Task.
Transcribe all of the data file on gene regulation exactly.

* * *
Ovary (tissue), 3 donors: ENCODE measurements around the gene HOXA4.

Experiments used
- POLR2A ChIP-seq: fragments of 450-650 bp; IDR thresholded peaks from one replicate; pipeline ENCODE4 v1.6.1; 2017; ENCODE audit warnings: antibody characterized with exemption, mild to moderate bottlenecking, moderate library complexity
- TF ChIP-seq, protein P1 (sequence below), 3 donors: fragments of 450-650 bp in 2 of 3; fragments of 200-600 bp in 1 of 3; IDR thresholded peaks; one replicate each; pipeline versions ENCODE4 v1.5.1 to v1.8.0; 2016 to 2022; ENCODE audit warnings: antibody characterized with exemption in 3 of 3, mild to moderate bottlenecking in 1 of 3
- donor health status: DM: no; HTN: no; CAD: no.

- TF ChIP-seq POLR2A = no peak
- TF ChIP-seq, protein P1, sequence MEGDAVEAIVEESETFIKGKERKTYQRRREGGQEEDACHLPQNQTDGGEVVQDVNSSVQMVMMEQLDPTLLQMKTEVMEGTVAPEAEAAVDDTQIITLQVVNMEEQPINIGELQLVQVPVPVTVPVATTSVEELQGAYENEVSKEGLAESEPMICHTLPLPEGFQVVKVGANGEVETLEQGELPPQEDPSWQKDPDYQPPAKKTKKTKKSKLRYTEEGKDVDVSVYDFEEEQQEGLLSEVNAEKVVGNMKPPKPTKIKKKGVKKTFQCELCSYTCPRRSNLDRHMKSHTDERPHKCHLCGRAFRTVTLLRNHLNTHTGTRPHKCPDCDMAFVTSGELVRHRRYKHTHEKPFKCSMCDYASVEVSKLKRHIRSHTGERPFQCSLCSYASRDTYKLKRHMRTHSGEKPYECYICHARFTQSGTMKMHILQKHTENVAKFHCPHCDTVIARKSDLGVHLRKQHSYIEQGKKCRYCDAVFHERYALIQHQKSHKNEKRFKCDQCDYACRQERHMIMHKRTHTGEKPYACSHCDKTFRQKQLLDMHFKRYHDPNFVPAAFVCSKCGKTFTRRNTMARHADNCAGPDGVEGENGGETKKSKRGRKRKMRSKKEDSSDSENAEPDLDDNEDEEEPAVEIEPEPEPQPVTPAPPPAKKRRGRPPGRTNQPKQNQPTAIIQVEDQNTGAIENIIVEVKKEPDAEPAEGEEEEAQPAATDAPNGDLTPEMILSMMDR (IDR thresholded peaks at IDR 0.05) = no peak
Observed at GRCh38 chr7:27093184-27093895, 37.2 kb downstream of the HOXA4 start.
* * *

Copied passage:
Ovary (tissue), 3 donors: ENCODE measurements around the gene HOXA4.

Experiments used
- POLR2A ChIP-seq: fragments of 450-650 bp; IDR thresholded peaks from one replicate; pipeline ENCODE4 v1.6.1; 2017; ENCODE audit warnings: antibody characterized with exemption, mild to moderate bottlenecking, moderate library complexity
- TF ChIP-seq, protein P1 (sequence below), 3 donors: fragments of 450-650 bp in 2 of 3; fragments of 200-600 bp in 1 of 3; IDR thresholded peaks; one replicate each; pipeline versions ENCODE4 v1.5.1 to v1.8.0; 2016 to 2022; ENCODE audit warnings: antibody characterized with exemption in 3 of 3, mild to moderate bottlenecking in 1 of 3
- donor health status: DM: no; HTN: no; CAD: no.

- TF ChIP-seq POLR2A = no peak
- TF ChIP-seq, protein P1, sequence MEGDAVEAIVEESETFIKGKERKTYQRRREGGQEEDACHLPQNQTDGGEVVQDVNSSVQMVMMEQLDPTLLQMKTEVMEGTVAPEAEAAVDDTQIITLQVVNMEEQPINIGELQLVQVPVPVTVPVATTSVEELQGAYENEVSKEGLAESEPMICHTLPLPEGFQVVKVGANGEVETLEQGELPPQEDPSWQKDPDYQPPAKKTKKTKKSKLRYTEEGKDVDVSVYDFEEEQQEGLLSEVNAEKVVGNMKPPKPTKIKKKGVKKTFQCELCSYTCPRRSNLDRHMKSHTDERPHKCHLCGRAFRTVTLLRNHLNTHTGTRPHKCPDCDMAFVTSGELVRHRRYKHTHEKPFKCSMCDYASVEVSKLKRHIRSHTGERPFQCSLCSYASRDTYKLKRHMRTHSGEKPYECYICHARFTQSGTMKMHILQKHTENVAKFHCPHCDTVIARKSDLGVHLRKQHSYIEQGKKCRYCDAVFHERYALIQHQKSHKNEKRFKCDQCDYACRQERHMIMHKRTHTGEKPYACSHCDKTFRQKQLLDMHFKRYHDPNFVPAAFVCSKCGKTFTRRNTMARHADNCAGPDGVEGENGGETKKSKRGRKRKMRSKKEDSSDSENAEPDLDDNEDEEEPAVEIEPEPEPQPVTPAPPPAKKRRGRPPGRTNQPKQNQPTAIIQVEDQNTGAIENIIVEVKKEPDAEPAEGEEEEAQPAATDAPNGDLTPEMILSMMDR (IDR thresholded peaks at IDR 0.05) = no peak
Observed at GRCh38 chr7:27093184-27093895, 37.2 kb downstream of the HOXA4 start.